The prison medical service does its best to cope with this demand, but it is an expensive and not very constructive use of surgical skills. I heard the noble Lord say that outside prison people have to wait for over a year before they can have an operation of this nature. I should not like to feel that any young person might think, "If I am to get rid of my tattoo I had better get into a borstal as soon as possible, because I shall not have to wait there".

The removal is painful, and one sees these people with blistered skin and with the stitches in their arms. We are doing, and will do, as much as we possibly can, not only with boys and girls but with adults in prison; but surely a much better way is prevention, and that is precisely the object of my noble friend's Bill. It may be argued—and this may well have been the thought which prompted the interjection of the noble Lord, Lord Teynham—that subsequent embarrassment, regret or distress, or even descent to a sub-criminal culture on the part of those tattooed, is not a sufficient ground for interfering with individual liberties. It may be argued that the criminal law should not be used to restrict the freedom of even young children without evidence of very serious harm. My Department is traditionally concerned with questions of individual freedom and its preservation, and therefore this is a point we would not dismiss lightly.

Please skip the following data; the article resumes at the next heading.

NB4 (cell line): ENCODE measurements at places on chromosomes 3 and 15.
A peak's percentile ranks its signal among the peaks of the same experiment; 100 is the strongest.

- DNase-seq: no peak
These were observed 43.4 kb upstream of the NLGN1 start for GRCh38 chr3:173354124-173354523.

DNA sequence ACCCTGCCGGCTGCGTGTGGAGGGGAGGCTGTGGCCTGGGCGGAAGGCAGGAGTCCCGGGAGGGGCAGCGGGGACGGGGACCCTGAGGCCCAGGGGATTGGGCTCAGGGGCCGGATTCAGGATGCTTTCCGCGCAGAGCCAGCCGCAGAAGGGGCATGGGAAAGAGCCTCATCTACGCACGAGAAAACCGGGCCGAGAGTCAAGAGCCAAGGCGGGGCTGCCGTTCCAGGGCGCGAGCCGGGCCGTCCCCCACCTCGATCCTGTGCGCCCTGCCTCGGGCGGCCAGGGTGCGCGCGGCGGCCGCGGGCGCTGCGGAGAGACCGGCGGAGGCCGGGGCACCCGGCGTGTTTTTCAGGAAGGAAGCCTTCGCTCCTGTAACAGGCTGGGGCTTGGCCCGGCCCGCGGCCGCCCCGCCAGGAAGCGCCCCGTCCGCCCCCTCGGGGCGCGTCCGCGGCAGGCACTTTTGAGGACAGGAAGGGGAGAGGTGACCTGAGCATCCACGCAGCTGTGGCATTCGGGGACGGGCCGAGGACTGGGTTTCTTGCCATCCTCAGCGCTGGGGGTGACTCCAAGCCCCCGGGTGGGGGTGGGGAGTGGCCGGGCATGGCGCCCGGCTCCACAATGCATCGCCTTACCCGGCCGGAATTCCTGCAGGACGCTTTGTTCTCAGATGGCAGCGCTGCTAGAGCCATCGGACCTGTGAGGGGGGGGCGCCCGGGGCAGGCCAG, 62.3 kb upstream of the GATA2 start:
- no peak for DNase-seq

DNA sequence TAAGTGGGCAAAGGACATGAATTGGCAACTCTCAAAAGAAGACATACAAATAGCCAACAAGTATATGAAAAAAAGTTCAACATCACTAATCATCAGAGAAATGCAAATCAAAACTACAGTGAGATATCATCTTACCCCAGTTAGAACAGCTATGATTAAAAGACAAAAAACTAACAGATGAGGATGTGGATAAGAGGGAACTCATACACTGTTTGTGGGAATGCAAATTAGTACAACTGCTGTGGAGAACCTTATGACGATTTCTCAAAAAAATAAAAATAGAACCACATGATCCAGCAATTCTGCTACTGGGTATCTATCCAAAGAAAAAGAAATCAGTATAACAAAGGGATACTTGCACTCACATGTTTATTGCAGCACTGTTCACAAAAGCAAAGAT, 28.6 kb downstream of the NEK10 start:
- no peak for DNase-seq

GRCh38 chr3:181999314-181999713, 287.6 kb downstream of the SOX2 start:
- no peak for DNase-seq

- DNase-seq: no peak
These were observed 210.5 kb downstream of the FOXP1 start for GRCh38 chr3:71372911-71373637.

I suggest, however, that a philosophical argument on the part of someone unlikely to be affected cannot seriously be weighed against the need to protect the young from falling into a temptation whose long-term effects they, at a tender age, are not in a position to grasp. Group pressures such as are to be found in the Services, local crazes, doing what everyone else seems to be doing, being tattooed for a lark or a dare, are the kind of things which can easily result in permanent disfigurement. In my submission, if this Bill is passed we shall be increasing, and not reducing, the true, adult freedom of choice of the individual if we prevent him, while he is young, from taking decisions of this sort which may have permanent, distressing and entirely unforeseen consequences. The Bill deals with a real problem in a way which is entirely justifiable. I believe it will prove effective, and I trust that it will receive unqualified support from your Lordships.


My Lords, may I be allowed to intervene in order to join the list of those other noble Lords who have had a tattoo? I had it done at the age of 20, when I was a minor, and I still have it—but I did marry the right lady.

3.25 p.m.


My Lords, I should like to end by expressing my great appreciation of the support for this Bill given by the noble Baroness, Lady Brooke of Ystradfellte, the noble Lords, Lord Amulree and Lord Royle, and, of course, from the Government Front Bench, by the noble Lord, Lord Stonham. I am indeed grateful for their moral support. As to the point that was raised by the noble Baroness, Lady Brooke, and by the noble Lord, Lord Strange, in relation to permission for tattooing and parents' consent, I think that matter can be covered by the Bill, and if it is thought that some slightly different wording would improve it I shall be glad to give it consideration in Committee.

As regards the point raised by the noble Lord, Lord Teynham, it may be that he and I cannot see things in the same way. I feel strongly that we should protect young people from making asses of themselves in this way, because it is a lasting thing which they can live many years to regret. I hope he will not press his opposition to this modest Bill.

On Question, Bill read 2a, and committed to a Committee of the Whole House.